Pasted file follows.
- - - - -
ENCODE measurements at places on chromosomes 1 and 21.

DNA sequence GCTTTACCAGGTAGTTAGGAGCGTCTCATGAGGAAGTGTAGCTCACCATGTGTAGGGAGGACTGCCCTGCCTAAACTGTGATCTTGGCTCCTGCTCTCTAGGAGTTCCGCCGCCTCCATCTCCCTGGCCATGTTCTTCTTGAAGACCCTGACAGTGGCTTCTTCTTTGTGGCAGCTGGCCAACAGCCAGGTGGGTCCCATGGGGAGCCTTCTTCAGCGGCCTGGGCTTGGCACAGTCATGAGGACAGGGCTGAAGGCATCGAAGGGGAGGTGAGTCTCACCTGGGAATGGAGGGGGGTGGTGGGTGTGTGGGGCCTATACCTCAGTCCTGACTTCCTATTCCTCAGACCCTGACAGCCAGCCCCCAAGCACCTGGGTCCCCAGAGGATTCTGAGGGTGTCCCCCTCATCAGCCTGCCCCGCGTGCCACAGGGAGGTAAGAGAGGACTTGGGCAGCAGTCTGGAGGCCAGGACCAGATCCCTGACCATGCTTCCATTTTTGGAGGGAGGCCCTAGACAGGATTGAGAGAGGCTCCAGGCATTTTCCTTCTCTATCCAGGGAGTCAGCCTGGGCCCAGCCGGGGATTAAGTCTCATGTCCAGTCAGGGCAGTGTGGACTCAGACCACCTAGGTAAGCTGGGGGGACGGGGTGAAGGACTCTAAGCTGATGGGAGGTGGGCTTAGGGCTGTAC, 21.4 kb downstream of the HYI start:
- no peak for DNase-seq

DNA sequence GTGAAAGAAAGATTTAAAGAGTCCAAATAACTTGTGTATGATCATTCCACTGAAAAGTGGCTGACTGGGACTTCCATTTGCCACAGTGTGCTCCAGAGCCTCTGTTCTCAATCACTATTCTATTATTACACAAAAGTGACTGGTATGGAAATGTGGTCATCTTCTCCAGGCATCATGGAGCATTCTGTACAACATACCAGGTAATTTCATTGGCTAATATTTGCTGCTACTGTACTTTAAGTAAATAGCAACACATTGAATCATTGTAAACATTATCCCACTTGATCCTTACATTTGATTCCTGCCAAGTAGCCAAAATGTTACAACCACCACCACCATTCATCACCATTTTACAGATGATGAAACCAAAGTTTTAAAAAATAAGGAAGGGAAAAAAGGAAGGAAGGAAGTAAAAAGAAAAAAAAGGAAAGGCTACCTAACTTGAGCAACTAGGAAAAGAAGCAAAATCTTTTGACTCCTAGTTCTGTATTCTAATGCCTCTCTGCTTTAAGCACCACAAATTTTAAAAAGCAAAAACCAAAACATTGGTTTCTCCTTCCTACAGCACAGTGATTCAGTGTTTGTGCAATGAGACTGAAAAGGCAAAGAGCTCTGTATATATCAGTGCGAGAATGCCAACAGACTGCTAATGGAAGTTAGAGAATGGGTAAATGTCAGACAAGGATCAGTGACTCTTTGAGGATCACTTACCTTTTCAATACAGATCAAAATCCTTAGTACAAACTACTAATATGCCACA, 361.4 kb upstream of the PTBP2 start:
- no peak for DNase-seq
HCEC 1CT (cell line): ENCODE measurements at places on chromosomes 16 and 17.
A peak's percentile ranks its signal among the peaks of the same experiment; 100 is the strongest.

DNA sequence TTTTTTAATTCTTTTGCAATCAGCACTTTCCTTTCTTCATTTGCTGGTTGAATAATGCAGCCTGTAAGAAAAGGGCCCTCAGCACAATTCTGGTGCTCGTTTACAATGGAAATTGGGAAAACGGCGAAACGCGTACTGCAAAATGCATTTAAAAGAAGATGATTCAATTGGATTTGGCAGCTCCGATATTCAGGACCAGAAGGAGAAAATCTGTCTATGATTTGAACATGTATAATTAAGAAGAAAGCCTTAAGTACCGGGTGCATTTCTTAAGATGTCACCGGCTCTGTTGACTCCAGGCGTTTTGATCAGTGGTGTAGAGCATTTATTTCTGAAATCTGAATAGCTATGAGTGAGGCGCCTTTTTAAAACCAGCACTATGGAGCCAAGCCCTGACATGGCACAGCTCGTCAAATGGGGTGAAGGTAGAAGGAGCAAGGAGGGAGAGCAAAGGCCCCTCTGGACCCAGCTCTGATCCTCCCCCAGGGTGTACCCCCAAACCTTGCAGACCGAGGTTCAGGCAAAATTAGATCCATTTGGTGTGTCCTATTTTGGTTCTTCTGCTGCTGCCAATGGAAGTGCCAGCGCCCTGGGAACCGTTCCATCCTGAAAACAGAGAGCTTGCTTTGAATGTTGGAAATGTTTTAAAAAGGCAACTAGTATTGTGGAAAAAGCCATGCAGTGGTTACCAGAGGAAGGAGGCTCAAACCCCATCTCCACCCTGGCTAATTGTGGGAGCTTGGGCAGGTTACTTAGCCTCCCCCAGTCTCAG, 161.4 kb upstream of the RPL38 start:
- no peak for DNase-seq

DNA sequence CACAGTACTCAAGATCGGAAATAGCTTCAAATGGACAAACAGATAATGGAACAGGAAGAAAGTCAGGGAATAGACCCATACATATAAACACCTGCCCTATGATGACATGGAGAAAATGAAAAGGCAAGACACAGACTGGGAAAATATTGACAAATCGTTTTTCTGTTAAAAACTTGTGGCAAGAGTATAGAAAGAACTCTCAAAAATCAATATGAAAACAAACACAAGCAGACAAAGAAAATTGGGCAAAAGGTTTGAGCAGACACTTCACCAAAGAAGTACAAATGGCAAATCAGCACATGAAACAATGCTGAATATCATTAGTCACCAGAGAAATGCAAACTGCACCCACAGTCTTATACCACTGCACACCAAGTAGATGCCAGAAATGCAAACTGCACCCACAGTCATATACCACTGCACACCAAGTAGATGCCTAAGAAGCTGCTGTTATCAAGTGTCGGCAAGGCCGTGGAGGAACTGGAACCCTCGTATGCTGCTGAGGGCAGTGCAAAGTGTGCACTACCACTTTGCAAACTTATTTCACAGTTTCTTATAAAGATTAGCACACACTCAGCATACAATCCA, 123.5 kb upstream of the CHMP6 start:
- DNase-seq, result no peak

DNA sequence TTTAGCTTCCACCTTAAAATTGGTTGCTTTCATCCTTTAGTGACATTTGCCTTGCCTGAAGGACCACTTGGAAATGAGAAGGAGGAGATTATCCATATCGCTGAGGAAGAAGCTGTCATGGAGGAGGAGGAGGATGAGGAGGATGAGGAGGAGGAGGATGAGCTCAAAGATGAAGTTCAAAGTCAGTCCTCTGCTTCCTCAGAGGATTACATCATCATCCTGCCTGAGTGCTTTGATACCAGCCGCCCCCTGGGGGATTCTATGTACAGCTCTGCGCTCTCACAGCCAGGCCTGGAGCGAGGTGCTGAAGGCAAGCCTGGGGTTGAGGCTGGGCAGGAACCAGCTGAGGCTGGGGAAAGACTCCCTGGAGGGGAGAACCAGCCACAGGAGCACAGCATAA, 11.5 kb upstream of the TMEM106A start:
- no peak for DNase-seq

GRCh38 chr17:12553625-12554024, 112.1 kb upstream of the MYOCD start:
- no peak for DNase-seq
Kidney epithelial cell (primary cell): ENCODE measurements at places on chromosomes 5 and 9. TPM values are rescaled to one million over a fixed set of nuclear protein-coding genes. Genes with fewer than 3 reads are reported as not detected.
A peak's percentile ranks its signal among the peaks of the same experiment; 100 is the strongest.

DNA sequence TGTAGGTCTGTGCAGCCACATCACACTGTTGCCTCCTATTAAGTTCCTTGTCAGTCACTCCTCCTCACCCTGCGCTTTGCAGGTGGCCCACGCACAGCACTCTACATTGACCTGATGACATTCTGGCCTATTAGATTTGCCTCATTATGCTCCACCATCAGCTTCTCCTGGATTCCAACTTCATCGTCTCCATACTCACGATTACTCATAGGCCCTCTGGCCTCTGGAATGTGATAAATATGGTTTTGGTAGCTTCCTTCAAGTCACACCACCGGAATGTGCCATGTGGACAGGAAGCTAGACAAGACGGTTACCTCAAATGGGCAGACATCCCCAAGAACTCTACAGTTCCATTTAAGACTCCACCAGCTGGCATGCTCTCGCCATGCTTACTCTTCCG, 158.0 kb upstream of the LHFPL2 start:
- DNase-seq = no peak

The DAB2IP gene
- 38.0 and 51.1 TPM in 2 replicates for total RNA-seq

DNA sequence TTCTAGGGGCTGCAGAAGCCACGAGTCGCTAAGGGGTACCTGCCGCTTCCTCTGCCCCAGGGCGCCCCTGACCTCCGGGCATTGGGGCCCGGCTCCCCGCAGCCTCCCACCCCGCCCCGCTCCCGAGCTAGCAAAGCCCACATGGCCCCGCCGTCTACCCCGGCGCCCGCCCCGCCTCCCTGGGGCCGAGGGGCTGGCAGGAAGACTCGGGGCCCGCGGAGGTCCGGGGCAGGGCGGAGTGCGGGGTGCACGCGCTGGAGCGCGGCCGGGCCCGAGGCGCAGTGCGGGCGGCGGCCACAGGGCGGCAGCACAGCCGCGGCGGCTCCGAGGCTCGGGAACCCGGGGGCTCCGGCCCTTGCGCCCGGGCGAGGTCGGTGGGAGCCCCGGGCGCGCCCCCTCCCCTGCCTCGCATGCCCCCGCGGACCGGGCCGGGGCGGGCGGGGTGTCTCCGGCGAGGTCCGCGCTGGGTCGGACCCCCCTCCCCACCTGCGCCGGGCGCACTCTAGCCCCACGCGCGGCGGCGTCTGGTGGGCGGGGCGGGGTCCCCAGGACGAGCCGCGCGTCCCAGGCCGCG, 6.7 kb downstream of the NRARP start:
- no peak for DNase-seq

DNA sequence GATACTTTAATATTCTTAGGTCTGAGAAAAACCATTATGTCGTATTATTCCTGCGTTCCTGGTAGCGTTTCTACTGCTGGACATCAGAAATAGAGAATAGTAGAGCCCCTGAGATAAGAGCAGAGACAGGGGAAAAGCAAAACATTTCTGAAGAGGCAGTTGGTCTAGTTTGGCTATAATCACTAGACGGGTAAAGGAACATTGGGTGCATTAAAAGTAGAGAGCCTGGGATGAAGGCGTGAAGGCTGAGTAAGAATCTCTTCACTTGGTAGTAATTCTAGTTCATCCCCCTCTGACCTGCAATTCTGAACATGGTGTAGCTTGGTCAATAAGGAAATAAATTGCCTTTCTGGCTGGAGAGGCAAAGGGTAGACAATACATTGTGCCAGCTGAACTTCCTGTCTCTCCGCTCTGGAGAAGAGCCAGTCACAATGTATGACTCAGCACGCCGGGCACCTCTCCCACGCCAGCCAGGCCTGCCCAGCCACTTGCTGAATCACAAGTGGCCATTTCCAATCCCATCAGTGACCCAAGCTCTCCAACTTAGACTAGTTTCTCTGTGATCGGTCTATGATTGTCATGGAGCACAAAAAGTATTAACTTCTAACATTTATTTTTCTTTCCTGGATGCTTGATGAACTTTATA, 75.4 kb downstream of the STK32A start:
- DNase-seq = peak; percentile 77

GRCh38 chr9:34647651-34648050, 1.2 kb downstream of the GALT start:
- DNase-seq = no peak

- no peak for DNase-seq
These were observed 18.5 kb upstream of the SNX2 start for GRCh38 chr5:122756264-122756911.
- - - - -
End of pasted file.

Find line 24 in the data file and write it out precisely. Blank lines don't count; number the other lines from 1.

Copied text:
DNA sequence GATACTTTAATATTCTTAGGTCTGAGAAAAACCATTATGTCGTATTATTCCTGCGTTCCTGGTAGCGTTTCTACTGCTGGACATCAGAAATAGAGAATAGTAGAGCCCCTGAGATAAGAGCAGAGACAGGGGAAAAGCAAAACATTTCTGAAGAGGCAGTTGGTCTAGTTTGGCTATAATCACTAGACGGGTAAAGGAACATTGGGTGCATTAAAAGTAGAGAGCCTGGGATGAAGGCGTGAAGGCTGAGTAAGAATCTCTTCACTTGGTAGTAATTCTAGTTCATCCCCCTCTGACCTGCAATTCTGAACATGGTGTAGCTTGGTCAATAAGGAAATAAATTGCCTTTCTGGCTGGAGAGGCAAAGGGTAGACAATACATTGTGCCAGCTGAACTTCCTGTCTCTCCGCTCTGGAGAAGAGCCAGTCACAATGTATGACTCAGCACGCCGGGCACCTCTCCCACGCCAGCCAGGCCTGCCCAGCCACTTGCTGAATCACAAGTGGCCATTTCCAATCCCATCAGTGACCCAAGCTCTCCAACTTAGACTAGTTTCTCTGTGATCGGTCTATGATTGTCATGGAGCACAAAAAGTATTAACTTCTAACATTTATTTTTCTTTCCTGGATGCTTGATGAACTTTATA, 75.4 kb downstream of the STK32A start: